Odd how ethnocentrism (and other isms) can sneak into your thought processes and whap you upside the head.
Case in point: I was thinking about my favorite movies recently, and realized they had something in common.
Let me digress for a moment. My favorite movies fluctuate. My all-time favorite changes frequently, though it’s usually one of three, and I’d have a hard time coming up with a top ten list, because I don’t see enough movies to have collected that many that stay with me.
But, back to the point. Those top three actually have a fair amount in common. They’re all filled with digressions, and to a great extent they depend on an ensemble cast for their success. What struck me the other day is another similarity I hadn’t considered before. In a way, they’re all road movies.
Cold Fever is a weird Icelandic/Japanese road movie–in fact, it was billed as the “best Icelandic-Japanese road movie of 1995.” Yeah, that was done as a bit of a joke, but that’s beside the point. Everything happens on the way somewhere; the destination is almost irrelevant.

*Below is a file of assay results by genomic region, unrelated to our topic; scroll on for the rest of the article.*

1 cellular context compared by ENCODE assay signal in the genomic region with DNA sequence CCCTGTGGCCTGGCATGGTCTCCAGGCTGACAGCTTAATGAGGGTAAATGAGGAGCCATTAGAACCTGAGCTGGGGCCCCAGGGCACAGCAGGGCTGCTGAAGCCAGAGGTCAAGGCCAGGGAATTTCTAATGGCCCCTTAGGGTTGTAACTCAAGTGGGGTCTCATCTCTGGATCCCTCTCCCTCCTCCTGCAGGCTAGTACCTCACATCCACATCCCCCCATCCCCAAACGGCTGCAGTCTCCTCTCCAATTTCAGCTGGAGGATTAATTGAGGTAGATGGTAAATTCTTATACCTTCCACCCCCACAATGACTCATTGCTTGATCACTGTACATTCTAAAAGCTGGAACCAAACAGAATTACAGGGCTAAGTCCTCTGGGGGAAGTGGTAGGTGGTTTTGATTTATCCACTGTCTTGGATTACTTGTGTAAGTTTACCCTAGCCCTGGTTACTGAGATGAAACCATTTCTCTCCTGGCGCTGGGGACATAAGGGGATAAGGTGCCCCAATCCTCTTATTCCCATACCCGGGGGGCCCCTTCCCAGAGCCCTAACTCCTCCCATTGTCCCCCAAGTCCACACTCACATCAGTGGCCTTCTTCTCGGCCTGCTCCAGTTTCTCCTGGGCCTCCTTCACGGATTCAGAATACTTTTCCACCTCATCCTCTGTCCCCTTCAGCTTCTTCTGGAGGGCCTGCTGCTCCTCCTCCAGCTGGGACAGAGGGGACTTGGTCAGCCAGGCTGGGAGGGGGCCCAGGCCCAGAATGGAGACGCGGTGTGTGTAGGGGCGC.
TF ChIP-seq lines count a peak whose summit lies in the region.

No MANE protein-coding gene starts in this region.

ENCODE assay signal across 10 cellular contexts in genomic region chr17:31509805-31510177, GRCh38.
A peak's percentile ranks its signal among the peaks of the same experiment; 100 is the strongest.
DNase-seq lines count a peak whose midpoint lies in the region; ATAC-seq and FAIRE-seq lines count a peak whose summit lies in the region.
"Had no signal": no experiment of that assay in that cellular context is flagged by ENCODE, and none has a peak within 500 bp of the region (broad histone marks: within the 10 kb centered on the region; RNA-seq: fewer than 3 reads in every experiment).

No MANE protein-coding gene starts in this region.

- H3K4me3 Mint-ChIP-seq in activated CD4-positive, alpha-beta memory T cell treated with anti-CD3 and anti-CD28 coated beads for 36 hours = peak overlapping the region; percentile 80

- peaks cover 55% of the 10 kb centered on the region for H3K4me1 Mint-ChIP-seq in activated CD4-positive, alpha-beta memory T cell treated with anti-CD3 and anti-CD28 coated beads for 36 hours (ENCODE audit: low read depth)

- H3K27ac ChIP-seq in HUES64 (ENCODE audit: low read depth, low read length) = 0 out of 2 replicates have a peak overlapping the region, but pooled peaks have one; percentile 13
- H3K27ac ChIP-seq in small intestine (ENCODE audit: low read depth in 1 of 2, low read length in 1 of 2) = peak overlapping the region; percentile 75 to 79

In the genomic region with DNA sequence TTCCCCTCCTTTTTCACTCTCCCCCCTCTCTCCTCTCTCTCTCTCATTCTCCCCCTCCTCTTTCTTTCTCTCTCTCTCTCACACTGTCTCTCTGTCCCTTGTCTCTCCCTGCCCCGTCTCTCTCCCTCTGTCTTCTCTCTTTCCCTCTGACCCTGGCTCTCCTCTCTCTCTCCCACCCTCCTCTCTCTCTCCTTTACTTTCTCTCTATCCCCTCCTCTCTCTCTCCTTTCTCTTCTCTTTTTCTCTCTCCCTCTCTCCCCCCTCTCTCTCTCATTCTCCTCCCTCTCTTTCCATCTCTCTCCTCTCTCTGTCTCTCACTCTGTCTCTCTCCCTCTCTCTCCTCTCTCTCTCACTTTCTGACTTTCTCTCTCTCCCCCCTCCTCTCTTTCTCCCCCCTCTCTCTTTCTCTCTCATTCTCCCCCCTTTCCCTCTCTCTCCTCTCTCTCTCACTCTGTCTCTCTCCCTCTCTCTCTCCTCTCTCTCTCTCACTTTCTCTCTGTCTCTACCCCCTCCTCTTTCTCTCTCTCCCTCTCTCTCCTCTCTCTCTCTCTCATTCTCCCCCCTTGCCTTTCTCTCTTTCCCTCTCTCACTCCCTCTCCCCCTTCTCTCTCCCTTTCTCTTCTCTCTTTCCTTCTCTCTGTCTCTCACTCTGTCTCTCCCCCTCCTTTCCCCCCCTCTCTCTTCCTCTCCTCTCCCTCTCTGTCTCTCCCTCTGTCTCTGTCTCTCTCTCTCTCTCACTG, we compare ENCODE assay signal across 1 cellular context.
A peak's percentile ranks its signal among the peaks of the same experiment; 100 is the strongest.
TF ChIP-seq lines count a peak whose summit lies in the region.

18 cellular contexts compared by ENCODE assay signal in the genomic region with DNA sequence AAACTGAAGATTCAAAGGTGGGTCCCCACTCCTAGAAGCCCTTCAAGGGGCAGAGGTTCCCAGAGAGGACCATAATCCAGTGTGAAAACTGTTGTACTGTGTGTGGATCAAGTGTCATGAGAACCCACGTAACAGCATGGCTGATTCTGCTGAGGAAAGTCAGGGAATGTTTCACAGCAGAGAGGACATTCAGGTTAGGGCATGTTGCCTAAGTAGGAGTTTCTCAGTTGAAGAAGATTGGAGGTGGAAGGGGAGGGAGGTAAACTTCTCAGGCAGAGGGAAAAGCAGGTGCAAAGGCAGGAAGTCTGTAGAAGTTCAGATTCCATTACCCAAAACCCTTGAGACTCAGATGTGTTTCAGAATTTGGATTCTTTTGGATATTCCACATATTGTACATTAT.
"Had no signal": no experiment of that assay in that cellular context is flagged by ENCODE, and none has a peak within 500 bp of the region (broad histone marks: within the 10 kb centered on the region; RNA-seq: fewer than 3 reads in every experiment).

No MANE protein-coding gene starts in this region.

Tampopo is a weird Japanese road movie. Or, from one perspective at least, a movie about the road. Two of the main characters are truckers. Many of the diversions are related to the road, trains, or travel.
And Return of the Secaucus Seven is a weird little film full of comings and goings, travelings to and from, and even a nod to going around and around at the race track.
Okay, it’s a bit of a stretch to call the latter two road movies, but there’s a theme there. Maybe not enough for a dissertation, but a dedicated critic in desperate need of an article could make something of it.
But, to get back to the original point of this post, did you catch the ism? Yup. “Icelandic/Japanese movie,” “Japanese movie,” “film”. Despite what Hollywood would prefer you to think, film is hardly a uniquely American creation, nor is American cinema the root stock from which all other countries have sprouted as twigs.
The mode of thought that says “the way we do it here is the only correct way,” is the cause of far too many problems. It’s disheartening to trip over it in one’s own thoughts.